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Akamai patent case before Supreme Court

Via Bloomberg

Either Akamai Technologies Inc. is taking a noble stance protecting intellectual property, or it’s feeding the patent trolls.

That’s the crux of a long-running patent infringement case that Akamai has brought against a rival in the Internet delivery business that will be heard before the US Supreme Court on Wednesday.

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The Cambridge company has sued competitor Limelight Networks Inc. of Arizona, alleging it copied Akamai’s method for faster delivery of online content such as photos and videos.

What’s unusual about the case is that it will test an expanded version of a legal theory called “divided infringement” that has the technology and life sciences communities flocking to the Supreme Court to weigh in.

Many of the nation’s largest technology companies, including Google Inc., Cisco, eBay, Facebook, and Oracle are backing Limelight, fearing that a victory for Akamai could encourage so-called patent trolls to file even more lawsuits challenging a company’s technology. Meanwhile the life sciences and medical technology industries have filed briefs backing Akamai out of concern their intellectual property would be vulnerable if Limelight won.

In short, Akamai contends Limelight infringes its patents, by allegedly performing some of Akamai’s protected methods for faster Internet delivery, and then when its customers perform the remainder.

Akamai said Limelight’s entire business model is built around stealing its technology. Limelight said it has distinct methods that do not infringe on Akamai.

In 2012, the US Court of Appeals for the Federal Circuit sided with Akamai on the patent infringement. Moreover the Appeals Court questioned whether the steps by Limelight and its customers to copy the series of protected methods constituted “divided infringement,” in which multiple parties act collectively to infringe a patent.

The Appeals Court said Akamai should seek a hearing at the district court level over the issue of divided infringement. But Limelight appealed the case, putting the whole matter before the Supreme Court.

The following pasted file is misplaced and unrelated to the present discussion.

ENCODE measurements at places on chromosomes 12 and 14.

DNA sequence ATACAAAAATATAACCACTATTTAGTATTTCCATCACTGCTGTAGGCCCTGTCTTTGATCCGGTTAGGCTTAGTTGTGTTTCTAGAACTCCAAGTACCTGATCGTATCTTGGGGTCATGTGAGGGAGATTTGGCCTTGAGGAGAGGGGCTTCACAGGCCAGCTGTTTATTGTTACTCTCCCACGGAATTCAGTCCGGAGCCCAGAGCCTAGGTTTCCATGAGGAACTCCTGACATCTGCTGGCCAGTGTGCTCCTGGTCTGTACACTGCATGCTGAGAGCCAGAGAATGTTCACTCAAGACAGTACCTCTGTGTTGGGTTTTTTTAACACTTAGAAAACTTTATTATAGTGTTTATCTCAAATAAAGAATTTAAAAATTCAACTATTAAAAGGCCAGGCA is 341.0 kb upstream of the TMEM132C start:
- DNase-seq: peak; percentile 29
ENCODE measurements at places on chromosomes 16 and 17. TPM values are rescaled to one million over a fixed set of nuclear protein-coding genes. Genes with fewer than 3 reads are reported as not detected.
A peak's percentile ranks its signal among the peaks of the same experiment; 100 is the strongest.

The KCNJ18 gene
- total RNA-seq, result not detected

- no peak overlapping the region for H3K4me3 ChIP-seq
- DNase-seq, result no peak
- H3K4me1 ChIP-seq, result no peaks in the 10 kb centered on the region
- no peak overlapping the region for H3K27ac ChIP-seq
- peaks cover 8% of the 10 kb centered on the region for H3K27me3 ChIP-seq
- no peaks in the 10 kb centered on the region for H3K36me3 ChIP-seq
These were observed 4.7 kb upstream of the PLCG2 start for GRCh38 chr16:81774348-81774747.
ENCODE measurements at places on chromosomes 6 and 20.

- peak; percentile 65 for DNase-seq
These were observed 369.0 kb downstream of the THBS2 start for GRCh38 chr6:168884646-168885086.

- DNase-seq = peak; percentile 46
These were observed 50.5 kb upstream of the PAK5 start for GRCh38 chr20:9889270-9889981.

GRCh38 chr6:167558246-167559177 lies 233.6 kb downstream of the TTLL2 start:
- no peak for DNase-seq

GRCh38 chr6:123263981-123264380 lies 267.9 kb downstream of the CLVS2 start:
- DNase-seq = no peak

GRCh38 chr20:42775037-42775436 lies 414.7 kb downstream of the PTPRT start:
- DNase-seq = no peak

“Patent trolls” are firms or individuals that own patents but mainly make money by suing others for infringement, typically by taking advantage of the uncertainties around what’s covered in a patent. They’ve become a major nuisance to the technology industry, having reaped billions of dollars in payments from companies after bringing or threatening to bring legal action.

The tech companies believe that divided infringement will make it easier for “patent trolls” to bring poorly supported infringement claims, since they no longer would have to prove that anyone is directly infringing a patent, said Hunter Keeton, an intellectual property attorney at Wolf Greenfield who has followed the case.

Meanwhile, if Limelight prevails, the life sciences industry fears that methods for treating certain diseases, for instance, could be copied legally.

If a patent covers the co-administering of two drugs, for example, one person could inject the first drug and a second person could inject the second drug, and there would be no way to hold them liable for patent infringement if Limelight wins, according to the life sciences industry.

The Supreme Court is expected to issue a ruling by the end of June.

Kyle Alspach can be reached at kyle.alspach@globe.com. Follow him on Twitter @KyleAlspach and on betaboston.com.
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